A look at federal and state action on cybersecurity risks provides some critical background. President Obama issued his Executive Order on Improving Critical Infrastructure Cybersecurity in February. In October 2011, the U.S. Securities and Exchange Commissions Division on Corporate Finance issued relevant guidance on financial-disclosure obligations concerning cybersecurity issues in CF Disclosure Guidance Topic No. 2 – Cybersecurity.

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On July 24th, 2013 the Massachusetts legislature passed An Act Relative to Transportation Finance (“the Act”), which, among other things, makes “computer system design services and the modification, integration, enhancement, installation or configuration of standardized software” taxable services under the Massachusetts sales and use taxes. Under the Act, “Computer system design services” is defined as “the planning, consulting or designing of computer systems that integrate computer hardware, software or communication technologies and are provided by a vendor or a third party.” The Act passed despite Massachusetts Governor Deval Patrick’s veto, and the new tax becomes effective July 31st, 2013.

The Act makes Massachusetts one of four states that tax computer services. Maryland expanded its definition of taxable services to include computer services in November 2007, but the computer industry fought hard to reverse the decision. On April 8, 2008 the Maryland legislature repealed the tax before the changes took effect. Websites are already appearing to repeal the Massachusetts tax, but considering (a) the effective date and (b) that the legislature overturned the Governor’s veto of the Act, a similar repeal in Massachusetts seems unlikely (at least in the near-term).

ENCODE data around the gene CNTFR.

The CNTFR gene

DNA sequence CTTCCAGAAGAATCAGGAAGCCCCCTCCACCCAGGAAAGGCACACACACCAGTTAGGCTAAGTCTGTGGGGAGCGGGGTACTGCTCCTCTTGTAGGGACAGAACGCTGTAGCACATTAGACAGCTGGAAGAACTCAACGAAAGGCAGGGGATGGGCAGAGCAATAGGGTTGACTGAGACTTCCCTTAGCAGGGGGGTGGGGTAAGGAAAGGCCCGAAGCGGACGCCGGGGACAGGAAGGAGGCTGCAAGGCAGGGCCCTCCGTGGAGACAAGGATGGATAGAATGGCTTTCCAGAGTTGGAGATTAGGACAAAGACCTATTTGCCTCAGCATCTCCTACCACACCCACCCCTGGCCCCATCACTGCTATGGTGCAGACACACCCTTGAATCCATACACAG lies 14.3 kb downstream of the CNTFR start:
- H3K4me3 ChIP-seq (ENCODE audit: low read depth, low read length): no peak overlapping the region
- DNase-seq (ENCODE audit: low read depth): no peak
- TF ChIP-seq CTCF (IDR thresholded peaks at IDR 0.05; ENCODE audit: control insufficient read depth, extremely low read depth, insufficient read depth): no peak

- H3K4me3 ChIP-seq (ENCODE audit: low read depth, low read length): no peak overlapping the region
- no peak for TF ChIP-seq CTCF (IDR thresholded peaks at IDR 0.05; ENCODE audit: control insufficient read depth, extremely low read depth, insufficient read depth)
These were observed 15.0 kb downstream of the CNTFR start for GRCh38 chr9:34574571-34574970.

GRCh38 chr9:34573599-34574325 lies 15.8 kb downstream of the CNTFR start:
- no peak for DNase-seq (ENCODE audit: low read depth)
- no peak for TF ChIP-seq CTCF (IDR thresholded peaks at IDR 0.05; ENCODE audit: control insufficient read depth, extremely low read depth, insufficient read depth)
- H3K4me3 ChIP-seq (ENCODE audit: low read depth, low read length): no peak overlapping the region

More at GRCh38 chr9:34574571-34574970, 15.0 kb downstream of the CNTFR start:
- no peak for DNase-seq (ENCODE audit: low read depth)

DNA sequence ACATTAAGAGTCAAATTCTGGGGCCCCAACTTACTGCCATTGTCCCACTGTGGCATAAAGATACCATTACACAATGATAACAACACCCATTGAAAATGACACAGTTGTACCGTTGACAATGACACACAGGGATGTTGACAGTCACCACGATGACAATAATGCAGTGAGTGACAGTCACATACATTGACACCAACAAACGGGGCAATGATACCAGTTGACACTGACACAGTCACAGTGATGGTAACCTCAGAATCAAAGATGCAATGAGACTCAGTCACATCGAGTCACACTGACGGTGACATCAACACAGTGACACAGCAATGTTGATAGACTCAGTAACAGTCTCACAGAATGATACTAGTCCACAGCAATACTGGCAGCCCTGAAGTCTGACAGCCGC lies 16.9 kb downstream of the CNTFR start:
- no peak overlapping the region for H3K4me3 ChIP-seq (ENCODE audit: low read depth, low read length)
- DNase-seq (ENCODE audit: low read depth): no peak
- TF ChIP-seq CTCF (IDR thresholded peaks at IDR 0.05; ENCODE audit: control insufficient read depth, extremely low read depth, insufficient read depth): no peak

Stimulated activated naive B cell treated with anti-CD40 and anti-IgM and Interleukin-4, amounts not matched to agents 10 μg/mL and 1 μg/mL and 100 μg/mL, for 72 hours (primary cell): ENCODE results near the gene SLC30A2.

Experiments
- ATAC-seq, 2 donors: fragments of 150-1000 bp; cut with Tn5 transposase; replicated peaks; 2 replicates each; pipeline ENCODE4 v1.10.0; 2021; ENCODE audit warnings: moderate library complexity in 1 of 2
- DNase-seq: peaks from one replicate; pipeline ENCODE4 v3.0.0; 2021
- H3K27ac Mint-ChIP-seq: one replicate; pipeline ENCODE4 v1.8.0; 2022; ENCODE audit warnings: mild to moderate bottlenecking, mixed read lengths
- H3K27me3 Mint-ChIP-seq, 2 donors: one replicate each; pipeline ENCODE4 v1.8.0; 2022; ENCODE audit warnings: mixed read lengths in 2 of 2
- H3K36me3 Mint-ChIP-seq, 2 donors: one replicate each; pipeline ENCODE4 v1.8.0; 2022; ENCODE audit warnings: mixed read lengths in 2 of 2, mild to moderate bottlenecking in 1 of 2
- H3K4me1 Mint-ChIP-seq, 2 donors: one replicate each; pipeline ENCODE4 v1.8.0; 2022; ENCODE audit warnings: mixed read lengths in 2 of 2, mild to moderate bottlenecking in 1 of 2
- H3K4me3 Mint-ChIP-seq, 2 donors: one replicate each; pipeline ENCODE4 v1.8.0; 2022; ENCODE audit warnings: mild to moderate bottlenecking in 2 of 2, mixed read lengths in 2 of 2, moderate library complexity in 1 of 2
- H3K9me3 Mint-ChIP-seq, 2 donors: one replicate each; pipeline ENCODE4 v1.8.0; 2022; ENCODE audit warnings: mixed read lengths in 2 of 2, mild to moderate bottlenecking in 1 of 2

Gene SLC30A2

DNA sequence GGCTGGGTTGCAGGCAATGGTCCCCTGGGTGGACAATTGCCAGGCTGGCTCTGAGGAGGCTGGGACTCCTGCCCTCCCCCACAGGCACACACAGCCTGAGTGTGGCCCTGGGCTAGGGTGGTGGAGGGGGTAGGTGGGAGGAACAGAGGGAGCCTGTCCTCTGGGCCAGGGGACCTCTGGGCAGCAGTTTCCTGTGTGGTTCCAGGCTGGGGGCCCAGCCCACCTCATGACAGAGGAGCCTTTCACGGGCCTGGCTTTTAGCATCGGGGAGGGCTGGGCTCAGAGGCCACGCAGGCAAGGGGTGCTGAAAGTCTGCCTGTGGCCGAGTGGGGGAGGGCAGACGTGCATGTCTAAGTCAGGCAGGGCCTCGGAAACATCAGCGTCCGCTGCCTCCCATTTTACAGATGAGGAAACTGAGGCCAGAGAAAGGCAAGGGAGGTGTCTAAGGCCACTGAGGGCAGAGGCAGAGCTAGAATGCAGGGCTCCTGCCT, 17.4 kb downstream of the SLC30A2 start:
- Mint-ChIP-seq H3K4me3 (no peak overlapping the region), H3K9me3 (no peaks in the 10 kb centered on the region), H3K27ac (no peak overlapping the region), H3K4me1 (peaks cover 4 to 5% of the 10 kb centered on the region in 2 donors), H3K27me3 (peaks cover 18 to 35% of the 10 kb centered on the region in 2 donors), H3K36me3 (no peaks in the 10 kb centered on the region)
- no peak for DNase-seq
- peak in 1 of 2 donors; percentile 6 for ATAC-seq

Customers and service providers alike should consult their tax attorneys to determine whether and to what extent the expanded definition of taxable services in Massachusetts impacts them. For basic information and guidance regarding the tax changes, you can refer to the Massachusetts Department of Revenue (DOR) technical information release 13-10 (“TIR 13-10”). The DOR has not yet updated Regulation 830 CMR 64H.1.3 (Computer Industry Services and Products) to reflect the new scope of taxable computer industry services but TIR 13-10 states that it intends to do so. The current Massachusetts sales and use tax rate is 6.25%.

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Jim Gatto, Meighan O’Reardon and James Chang recently published “Mobile Privacy Practices: Recent California developments indicate what’s to come” in the June issue of Computer Law Review International.

The use of mobile applications has seen huge growth in the past few years. As the use of apps become increasingly commonplace, social concerns such as the privacy of app users will increasingly need addressing. California is taking the lead in regulating this important issue. For more information, including an overview of mobile privacy, a summary of California’s stance on how to address the issue, an overview of the state’s principles regarding privacy, its best tips for complying with its principles, and an examination of the privacy related laws outside of California, please read the full article: Mobile Privacy Practices: Recent California developments indicate what’s to come.